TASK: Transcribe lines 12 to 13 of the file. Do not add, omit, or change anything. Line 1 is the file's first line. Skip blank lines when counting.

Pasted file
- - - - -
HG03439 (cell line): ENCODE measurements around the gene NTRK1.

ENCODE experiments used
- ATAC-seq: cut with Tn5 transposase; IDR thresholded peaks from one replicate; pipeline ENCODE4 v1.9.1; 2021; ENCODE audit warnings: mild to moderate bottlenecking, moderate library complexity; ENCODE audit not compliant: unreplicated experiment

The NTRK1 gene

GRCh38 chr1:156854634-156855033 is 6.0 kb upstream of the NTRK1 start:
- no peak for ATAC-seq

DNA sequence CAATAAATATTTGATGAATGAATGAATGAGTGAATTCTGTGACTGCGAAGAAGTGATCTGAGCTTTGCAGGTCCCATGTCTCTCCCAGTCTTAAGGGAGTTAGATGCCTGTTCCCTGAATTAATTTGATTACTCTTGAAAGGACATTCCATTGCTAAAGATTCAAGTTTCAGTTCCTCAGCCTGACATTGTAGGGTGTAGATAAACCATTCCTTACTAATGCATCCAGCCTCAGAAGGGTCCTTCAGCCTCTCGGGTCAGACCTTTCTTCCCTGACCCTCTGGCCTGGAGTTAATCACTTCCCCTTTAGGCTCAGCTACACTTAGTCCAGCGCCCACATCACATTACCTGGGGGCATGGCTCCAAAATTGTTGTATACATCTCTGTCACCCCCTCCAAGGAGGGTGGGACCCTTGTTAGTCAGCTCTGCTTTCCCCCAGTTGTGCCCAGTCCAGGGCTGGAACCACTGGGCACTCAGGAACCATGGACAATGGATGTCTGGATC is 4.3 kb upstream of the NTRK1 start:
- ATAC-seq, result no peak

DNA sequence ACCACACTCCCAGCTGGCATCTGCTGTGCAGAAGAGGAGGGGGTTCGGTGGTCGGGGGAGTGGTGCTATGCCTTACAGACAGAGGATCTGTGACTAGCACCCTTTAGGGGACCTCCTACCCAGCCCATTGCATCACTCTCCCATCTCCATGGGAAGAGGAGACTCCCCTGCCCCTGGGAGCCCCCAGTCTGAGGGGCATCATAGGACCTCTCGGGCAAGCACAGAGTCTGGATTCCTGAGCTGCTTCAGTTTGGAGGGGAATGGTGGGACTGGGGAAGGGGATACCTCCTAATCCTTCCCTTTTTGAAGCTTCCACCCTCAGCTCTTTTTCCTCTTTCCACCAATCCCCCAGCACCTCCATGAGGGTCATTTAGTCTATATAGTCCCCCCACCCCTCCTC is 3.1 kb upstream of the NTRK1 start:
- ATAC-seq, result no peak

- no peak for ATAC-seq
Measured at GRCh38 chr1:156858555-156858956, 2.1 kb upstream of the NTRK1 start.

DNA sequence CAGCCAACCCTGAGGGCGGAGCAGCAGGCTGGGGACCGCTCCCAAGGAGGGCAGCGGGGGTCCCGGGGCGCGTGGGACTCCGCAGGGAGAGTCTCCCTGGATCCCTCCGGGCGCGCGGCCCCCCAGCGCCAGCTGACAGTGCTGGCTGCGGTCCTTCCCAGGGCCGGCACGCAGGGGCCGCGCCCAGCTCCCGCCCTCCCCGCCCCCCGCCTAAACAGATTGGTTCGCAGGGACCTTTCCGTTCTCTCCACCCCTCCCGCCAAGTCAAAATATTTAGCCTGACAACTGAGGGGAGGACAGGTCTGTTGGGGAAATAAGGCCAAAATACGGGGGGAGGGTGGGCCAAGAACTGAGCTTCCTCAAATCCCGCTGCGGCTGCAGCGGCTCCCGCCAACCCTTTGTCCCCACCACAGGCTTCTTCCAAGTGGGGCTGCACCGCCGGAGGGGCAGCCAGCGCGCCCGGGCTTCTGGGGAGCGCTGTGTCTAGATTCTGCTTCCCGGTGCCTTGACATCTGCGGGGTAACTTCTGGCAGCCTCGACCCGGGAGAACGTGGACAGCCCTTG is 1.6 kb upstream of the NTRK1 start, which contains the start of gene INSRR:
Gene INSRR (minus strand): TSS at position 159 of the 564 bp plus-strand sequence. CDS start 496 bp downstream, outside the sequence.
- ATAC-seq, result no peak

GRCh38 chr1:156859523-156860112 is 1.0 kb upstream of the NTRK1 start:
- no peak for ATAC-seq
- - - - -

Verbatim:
Measured at GRCh38 chr1:156858555-156858956, 2.1 kb upstream of the NTRK1 start.

DNA sequence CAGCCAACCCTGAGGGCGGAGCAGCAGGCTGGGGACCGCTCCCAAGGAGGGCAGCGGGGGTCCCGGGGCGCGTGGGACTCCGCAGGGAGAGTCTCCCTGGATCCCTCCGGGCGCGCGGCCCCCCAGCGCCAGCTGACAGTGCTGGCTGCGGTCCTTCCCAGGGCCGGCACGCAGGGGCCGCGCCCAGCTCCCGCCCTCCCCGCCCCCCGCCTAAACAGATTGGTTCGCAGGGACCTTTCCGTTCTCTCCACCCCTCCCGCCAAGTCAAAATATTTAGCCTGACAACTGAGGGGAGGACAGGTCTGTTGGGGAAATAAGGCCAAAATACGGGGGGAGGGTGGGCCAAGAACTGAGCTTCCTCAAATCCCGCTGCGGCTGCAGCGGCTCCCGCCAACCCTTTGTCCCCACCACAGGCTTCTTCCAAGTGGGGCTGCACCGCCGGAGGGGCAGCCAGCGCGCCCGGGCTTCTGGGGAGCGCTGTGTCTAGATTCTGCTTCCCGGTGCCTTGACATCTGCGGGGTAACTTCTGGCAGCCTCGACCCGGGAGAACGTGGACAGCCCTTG is 1.6 kb upstream of the NTRK1 start, which contains the start of gene INSRR: